Journal of Postgraduate Medicine
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Year : 1998  |  Volume : 44  |  Issue : 1  |  Page : 19-20  

Circumcaval ureter.

JS Pandya, PP Shilotri, RR Satoskar 
 Department Of General Surgery, T.N. Medical College, Mumbai.

Correspondence Address:
J S Pandya
Department Of General Surgery, T.N. Medical College, Mumbai.


We report a case of circumcaval ureter diagnosed preoperatively by «SQ»fish-hook«SQ» appearance on intravenous pyelogram. At surgery, patient was treated by «SQ»Anderson Hones«SQ» pyeloplasty leaving the retrocaval segment in-situ.

How to cite this article:
Pandya J S, Shilotri P P, Satoskar R R. Circumcaval ureter. J Postgrad Med 1998;44:19-20

How to cite this URL:
Pandya J S, Shilotri P P, Satoskar R R. Circumcaval ureter. J Postgrad Med [serial online] 1998 [cited 2023 Jun 3 ];44:19-20
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  ::   IntroductionTop

Circumcaval ureter is an uncommon congenital anomaly, usually presenting in adulthood. Assessment of the stenotic retrocaval portion and manoeuvrability of the proximal and distal segment determines the most suited surgical procedure in a given case.

  ::   Case reportTop

A 25 years old male patient came with complaints of intermittent colic and dysuria. Ultrasonographic examination revealed right hydroureter and hydronephrosis with 1.8 cm calculus in upper ureter. Radiologist suspected circumcava1 ureter on intravenous urography (IVU) findings of inverted "J" or "Fish hook" appearance of pelvis and ureter [Figure:1]. During retrograde pyelography the ureteric catheter could not bypass the obstruction [Figure:2]. At operation, the renal parenchymal surface was normal. The proximal segment of the ureter was varicose. The retrocaval portion showed severe adhesions. It did not admit a 4F ureteric catheter. The distal ureter was normal. The ureter was severed from the renal pelvis, the calculus removed and Anderson Hynes pyeloplasty was performed with the distal segment leaving retrocaval segment in-situ.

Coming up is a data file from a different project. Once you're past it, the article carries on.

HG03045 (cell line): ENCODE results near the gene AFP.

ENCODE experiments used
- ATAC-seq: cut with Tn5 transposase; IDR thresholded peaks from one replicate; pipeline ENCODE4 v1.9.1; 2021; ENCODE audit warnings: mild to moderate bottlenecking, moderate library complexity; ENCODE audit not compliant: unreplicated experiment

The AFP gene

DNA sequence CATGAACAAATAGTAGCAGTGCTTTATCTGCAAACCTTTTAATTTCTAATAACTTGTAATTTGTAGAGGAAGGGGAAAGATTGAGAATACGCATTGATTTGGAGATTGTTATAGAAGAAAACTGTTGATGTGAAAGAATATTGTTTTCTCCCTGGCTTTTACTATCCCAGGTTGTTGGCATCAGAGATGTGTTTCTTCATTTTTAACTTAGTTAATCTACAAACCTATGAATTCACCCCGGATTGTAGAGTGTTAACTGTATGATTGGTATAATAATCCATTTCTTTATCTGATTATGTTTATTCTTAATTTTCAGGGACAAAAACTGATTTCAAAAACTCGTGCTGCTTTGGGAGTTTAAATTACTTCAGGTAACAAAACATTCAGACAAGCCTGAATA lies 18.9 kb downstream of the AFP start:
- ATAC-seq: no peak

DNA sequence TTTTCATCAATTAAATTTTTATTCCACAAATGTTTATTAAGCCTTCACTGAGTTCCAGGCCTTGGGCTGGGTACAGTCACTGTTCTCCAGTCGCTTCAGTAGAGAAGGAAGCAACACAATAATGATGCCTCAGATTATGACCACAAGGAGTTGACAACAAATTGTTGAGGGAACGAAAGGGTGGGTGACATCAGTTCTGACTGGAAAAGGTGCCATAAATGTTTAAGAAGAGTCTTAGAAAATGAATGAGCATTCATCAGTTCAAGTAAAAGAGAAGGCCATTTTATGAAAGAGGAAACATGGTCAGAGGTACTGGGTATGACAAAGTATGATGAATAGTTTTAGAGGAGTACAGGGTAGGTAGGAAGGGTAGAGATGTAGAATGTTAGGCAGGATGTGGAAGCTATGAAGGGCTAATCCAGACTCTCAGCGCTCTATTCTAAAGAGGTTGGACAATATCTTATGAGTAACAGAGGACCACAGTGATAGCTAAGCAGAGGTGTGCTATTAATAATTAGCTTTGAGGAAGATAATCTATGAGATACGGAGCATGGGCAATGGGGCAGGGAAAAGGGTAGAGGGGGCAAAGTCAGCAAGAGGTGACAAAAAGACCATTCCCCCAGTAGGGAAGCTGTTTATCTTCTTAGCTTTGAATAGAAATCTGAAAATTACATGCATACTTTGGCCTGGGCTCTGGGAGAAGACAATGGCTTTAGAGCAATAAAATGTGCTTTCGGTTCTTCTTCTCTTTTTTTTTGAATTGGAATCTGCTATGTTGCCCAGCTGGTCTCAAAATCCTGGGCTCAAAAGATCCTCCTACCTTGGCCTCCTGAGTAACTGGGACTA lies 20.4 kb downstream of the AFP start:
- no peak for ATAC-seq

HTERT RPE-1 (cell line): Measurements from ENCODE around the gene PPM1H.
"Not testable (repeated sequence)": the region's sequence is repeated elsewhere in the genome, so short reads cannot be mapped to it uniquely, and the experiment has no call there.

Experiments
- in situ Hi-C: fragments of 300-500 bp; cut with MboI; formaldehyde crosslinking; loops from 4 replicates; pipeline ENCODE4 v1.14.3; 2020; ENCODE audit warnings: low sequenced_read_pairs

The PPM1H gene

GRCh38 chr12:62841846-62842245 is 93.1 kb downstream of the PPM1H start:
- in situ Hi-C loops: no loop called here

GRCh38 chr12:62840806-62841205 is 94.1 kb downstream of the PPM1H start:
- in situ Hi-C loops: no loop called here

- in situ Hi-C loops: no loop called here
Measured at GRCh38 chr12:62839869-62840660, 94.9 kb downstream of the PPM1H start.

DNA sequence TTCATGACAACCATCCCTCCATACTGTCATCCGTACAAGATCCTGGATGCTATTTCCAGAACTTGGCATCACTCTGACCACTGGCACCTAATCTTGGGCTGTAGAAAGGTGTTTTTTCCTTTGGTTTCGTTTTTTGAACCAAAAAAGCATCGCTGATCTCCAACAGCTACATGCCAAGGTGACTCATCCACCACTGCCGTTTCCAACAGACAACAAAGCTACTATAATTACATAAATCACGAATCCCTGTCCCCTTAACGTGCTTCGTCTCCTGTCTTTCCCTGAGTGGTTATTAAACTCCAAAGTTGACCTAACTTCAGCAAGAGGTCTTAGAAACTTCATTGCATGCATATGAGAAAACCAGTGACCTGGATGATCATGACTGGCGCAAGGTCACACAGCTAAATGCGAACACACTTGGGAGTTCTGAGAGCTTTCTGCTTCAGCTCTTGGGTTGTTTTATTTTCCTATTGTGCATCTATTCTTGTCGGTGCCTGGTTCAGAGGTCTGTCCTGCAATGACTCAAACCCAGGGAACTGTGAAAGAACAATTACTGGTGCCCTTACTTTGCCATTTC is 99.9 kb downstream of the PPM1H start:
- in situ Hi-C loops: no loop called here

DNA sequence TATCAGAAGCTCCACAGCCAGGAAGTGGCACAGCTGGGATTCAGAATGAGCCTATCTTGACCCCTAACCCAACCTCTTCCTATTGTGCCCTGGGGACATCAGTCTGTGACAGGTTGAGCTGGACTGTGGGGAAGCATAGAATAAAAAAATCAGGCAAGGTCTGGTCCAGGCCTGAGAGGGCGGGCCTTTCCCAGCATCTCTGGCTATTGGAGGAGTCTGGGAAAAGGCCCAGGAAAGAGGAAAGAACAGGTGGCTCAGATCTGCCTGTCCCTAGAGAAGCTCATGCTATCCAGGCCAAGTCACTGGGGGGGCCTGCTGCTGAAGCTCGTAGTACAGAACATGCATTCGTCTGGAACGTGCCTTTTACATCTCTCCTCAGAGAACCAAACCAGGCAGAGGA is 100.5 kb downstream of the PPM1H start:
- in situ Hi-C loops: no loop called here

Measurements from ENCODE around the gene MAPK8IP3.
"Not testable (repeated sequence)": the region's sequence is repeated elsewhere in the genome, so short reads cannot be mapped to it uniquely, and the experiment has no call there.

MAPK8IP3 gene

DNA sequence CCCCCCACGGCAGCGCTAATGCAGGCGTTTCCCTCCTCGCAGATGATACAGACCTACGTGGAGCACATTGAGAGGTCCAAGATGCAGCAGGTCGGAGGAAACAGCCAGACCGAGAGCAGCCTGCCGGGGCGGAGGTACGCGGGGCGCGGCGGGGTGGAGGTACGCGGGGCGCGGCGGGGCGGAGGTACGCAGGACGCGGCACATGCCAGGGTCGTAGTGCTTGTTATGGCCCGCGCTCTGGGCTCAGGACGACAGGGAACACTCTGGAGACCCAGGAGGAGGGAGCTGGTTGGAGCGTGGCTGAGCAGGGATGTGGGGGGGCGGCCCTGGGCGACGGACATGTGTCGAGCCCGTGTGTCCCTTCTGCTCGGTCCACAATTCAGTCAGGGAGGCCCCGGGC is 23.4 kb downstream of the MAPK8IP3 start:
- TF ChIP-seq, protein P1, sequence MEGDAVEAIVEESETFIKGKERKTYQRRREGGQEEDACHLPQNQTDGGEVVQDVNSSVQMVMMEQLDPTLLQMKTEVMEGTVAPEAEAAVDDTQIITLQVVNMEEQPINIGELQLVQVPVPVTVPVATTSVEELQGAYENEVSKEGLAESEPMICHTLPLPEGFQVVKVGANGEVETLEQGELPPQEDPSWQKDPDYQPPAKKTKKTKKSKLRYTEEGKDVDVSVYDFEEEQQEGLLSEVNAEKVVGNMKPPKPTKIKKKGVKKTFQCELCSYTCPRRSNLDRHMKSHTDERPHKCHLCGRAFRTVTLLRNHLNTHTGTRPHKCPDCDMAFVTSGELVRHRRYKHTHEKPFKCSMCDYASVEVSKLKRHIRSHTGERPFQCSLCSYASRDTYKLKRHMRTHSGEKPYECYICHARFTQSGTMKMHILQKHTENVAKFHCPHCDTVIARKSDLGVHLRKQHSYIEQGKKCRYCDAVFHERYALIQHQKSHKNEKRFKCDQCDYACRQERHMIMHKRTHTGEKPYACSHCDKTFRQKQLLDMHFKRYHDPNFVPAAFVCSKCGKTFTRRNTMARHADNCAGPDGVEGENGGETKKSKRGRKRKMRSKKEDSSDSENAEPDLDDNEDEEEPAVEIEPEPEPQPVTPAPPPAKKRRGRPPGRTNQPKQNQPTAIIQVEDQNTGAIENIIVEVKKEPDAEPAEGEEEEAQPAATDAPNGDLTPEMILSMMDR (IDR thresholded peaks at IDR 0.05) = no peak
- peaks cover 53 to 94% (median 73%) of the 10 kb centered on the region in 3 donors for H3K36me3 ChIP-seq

::   DiscussionTop

The patient had a Type l form of retrocaval ureter[1]. It is apparent that the plan of the corrective procedure cannot be decided until the operative findings are known. In this case selection of the reconstructive procedure can be relied by ureteric calibration of the distal ureter to differentiate between stenotic and nonstenotic obstructions[2]. In this patient, we could approximate the pelvic ureteric ends easily hence a dismembered pyeloplasty was performed. The retrocaval portion was not excised and left in-situ due to severe adhesions[3]. Division of the vena cave has been suggested but there is no reliable test to identify the secondary pathology in the ureter (stricture, calculus) hence not advised. Leaving a retrocaval segment in-situ has no adverse postoperative consequences.


1 Schlussel RN, Retik AB. Anomalies of the ureter in Walsh PC, Retik AB, Vaughan DE, Weir AJ, Editors. Campbell’s Urology. WB Saunders; 1997, pp 1850 1852.
2Kumar S., Bhandari M. Selection of operative procedure for Circumcaval Ureter (Type 1). BJU 1984; 57:399401.
3Kenawi MM, Williams DI. Circumcaval ureter. A case report of four cases in children with a review of the literature and a new classification. Br J Urol 1976; 48:183197.

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